Did you know that what you eat may be affecting your mood?
Food provides the building blocks not just for your hair, skin, bones and organs but also for your brain chemicals.
Here are some examples of how working with a nutritionist may help:
We Review Your Diet
At your first appointment we take a good look at the foods that you eat and drink throughout the day. Jotting down some of your typical meals and snacks before you come to your appointment may help on the day, especially if like many, you’re prone to forgetting what you ate the day before.
How does food affect your mood?
Our food is essentially made up of proteins, fats, carbs, water, vitamins and minerals.
Not only can it be broken down to give you energy, but food also provides the foundations for your neurotransmitters, hormones and the enzymes crucial to the optimal functioning of your brain.
For example, protein, be it from animal or plant sources, supplies amino acids from which the likes of serotonin and dopamine are derived, which are important neurotransmitters to help us function better; the vitamins and minerals from fruits and veggies impart vital micronutrients to facilitate the breakdown of amino acids into these brain chemicals. And good, quality fats are definitely your friend!
If you’re not giving your body enough nourishing foods, then you may see an increase in mood disorders as well as physical symptoms.
It’s possible that the very foods that you love to eat the most are exacerbating your symptoms, as well as the fact that your diet may be leaving you lacking in some critical nutrients, which your nutritionist may help identify.
We review your health issues
To agree on a plan to optimise your diet, we will discuss your mental AND physical health. In addition, we will consider how your digestive system is functioning, as research supports a link between the health of the gut and your brain.
So how does your gut affect your mood?
It’s possible that ongoing digestive issues such as bloating, diarrhea or constipation are lessening your absorption of key nutrients and/or upsetting the balance amongst your gut bacteria which may have a knock-on effect on your mood.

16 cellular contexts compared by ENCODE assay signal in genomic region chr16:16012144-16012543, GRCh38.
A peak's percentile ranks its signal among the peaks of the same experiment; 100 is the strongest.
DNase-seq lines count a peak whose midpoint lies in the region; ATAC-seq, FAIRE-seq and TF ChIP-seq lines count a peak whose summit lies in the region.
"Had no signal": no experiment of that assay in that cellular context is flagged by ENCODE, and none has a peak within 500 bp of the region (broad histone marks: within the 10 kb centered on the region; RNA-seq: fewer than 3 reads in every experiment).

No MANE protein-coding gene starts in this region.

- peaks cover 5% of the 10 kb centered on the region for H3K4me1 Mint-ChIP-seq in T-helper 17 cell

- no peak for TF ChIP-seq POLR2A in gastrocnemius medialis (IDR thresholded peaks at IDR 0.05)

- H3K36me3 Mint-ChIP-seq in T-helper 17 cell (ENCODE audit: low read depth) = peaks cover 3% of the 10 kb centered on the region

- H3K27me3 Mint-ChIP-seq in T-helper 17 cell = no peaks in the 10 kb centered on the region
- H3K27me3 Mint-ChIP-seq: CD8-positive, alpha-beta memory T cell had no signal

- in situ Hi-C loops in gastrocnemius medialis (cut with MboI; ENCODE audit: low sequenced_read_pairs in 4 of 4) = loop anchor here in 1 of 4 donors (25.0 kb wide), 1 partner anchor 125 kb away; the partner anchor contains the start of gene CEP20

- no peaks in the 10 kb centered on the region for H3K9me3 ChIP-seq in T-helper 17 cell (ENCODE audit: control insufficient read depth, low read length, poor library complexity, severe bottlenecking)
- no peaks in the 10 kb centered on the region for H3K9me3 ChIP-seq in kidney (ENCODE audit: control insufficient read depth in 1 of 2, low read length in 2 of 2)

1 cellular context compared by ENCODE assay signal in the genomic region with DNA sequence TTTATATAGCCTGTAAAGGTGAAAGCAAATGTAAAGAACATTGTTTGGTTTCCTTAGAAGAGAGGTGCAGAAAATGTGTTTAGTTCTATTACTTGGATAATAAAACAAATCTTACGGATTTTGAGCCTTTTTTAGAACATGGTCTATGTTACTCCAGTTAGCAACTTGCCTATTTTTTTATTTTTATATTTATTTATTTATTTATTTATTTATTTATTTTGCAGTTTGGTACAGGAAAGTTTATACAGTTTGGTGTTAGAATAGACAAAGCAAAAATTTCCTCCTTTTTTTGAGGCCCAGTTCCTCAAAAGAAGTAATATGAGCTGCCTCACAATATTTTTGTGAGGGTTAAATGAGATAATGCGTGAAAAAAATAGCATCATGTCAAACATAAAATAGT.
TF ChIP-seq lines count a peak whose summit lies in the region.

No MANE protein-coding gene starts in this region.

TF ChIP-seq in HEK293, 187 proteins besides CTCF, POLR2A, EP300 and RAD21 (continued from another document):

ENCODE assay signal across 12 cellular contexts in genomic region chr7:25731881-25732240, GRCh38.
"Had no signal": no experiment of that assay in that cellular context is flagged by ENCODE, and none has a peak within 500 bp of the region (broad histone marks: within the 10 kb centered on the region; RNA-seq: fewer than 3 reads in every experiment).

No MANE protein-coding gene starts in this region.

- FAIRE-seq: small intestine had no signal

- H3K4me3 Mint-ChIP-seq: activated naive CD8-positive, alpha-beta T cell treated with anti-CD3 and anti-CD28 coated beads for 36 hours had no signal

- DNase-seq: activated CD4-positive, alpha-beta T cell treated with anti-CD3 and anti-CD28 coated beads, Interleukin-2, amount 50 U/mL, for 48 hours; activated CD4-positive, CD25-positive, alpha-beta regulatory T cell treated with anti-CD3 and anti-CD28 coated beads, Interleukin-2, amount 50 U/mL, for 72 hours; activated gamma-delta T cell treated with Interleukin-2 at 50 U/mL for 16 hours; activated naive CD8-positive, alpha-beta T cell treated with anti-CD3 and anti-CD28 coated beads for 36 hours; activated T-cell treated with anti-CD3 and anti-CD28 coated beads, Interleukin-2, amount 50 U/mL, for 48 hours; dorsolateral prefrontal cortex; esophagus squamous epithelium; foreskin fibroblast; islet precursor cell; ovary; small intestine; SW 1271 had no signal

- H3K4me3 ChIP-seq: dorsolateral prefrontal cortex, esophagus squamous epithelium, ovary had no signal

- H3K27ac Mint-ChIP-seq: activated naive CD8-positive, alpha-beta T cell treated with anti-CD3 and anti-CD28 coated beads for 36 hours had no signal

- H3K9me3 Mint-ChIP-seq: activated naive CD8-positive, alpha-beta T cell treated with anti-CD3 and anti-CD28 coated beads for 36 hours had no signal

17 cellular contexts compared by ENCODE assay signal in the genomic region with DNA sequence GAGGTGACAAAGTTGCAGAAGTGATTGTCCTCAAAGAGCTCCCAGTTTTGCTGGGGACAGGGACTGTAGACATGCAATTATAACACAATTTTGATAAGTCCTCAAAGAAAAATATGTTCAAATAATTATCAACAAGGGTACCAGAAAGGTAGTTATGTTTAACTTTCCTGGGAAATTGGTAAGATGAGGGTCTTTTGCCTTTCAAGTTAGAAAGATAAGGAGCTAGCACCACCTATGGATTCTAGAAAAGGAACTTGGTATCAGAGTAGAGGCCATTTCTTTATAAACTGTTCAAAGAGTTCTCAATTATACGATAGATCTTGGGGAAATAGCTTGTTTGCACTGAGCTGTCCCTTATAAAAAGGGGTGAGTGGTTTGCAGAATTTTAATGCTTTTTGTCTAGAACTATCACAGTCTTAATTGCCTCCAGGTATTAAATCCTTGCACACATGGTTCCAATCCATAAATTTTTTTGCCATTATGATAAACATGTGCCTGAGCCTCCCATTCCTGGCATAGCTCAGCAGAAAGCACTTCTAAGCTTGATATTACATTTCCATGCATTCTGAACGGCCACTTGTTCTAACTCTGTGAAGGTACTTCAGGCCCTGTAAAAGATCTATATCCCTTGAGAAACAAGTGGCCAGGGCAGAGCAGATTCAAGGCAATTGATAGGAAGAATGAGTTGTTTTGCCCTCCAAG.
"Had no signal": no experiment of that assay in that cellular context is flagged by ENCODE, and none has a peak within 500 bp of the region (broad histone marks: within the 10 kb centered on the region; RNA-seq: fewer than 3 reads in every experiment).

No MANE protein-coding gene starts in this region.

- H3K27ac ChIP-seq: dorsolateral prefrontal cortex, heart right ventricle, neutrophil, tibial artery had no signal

If necessary, your nutritionist will give you tips on improving your digestion.
We agree on dietary changes
In today’s time-poor, “must-have-it-now” society we are bombarded with conflicting food messages about what’s good for us; we are constantly being tricked by labels and enticing adverts as to what we should be eating. Not to mention all the hidden ingredients absent from labels so it’s understandable that you may feel overwhelmed at times as to what to eat.
So together we will agree on some dietary measures and/or nutrient therapy that takes into account your unique needs and your lifestyle.
What foods can you eat today to improve your mood?
My favourite brain foods are:
- Wild seafood: great source of protein and omega-3s to promote focus and memory and lift mood.
- Avocado: full of good fats and folate to help keep you thinking clearly.
- Blueberries: packed full of antioxidants to protect your brain from oxidative stress.
- Sauerkraut: brimming with gut-friendly bacteria to keep your gut healthy so that it can communicate effectively with your brain.
- Green leafy veg: home to lots of micronutrients such as magnesium and folate which are needed to make both the happy and the calming brain chemicals.
Of course, there’s loads of other foods that can help keep your brain on track, so if you’d like to find out more and work with a nutritionist, please get in touch to make your first appointment.
Author: Beverley Dorgan, BHSc Nutritional Medicine, ANTA.
Beverley Dorgan is a Brisbane Clinical nutritionist with a special interest in how the foods we consume can impact on our mental health from anxiety and depression to OCD and behavioural or learning issues.
To make an appointment try Online Booking. Alternatively, you can call Vision Psychology Brisbane on (07) 3088 5422.
- “Dietary recommendations for the prevention of depression” R.S. Opie et al 2017
- “A randomised controlled trial of dietary improvement for adults with major depression (the ‘SMILES’ trial)” F Jacka et all, 2017